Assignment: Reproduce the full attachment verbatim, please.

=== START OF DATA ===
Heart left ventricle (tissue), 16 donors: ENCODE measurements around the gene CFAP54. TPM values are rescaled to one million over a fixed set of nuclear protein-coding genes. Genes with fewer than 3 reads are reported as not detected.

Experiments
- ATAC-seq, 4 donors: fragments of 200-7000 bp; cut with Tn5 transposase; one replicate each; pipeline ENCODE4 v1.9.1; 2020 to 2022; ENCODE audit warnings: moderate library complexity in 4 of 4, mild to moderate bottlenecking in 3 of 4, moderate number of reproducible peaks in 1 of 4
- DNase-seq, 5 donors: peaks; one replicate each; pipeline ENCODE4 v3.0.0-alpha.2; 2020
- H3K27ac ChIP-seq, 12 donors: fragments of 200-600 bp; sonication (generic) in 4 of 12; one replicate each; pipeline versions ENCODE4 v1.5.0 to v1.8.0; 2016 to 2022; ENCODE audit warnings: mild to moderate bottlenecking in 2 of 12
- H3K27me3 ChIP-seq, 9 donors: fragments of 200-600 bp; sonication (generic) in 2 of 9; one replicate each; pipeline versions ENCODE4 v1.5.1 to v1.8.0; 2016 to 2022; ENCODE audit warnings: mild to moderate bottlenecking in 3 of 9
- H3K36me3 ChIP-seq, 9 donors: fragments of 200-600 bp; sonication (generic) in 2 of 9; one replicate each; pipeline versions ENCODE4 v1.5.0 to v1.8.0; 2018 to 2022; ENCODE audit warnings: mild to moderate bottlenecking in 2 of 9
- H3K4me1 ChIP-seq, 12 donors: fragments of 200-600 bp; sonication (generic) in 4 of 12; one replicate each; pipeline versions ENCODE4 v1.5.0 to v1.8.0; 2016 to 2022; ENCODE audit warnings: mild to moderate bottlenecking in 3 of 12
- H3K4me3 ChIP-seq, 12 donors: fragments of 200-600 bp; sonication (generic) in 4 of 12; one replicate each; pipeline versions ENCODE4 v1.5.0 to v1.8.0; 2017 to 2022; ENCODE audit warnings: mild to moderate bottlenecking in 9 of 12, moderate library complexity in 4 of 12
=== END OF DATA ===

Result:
Heart left ventricle (tissue), 16 donors: ENCODE measurements around the gene CFAP54. TPM values are rescaled to one million over a fixed set of nuclear protein-coding genes. Genes with fewer than 3 reads are reported as not detected.

Experiments
- ATAC-seq, 4 donors: fragments of 200-7000 bp; cut with Tn5 transposase; one replicate each; pipeline ENCODE4 v1.9.1; 2020 to 2022; ENCODE audit warnings: moderate library complexity in 4 of 4, mild to moderate bottlenecking in 3 of 4, moderate number of reproducible peaks in 1 of 4
- DNase-seq, 5 donors: peaks; one replicate each; pipeline ENCODE4 v3.0.0-alpha.2; 2020
- H3K27ac ChIP-seq, 12 donors: fragments of 200-600 bp; sonication (generic) in 4 of 12; one replicate each; pipeline versions ENCODE4 v1.5.0 to v1.8.0; 2016 to 2022; ENCODE audit warnings: mild to moderate bottlenecking in 2 of 12
- H3K27me3 ChIP-seq, 9 donors: fragments of 200-600 bp; sonication (generic) in 2 of 9; one replicate each; pipeline versions ENCODE4 v1.5.1 to v1.8.0; 2016 to 2022; ENCODE audit warnings: mild to moderate bottlenecking in 3 of 9
- H3K36me3 ChIP-seq, 9 donors: fragments of 200-600 bp; sonication (generic) in 2 of 9; one replicate each; pipeline versions ENCODE4 v1.5.0 to v1.8.0; 2018 to 2022; ENCODE audit warnings: mild to moderate bottlenecking in 2 of 9
- H3K4me1 ChIP-seq, 12 donors: fragments of 200-600 bp; sonication (generic) in 4 of 12; one replicate each; pipeline versions ENCODE4 v1.5.0 to v1.8.0; 2016 to 2022; ENCODE audit warnings: mild to moderate bottlenecking in 3 of 12
- H3K4me3 ChIP-seq, 12 donors: fragments of 200-600 bp; sonication (generic) in 4 of 12; one replicate each; pipeline versions ENCODE4 v1.5.0 to v1.8.0; 2017 to 2022; ENCODE audit warnings: mild to moderate bottlenecking in 9 of 12, moderate library complexity in 4 of 12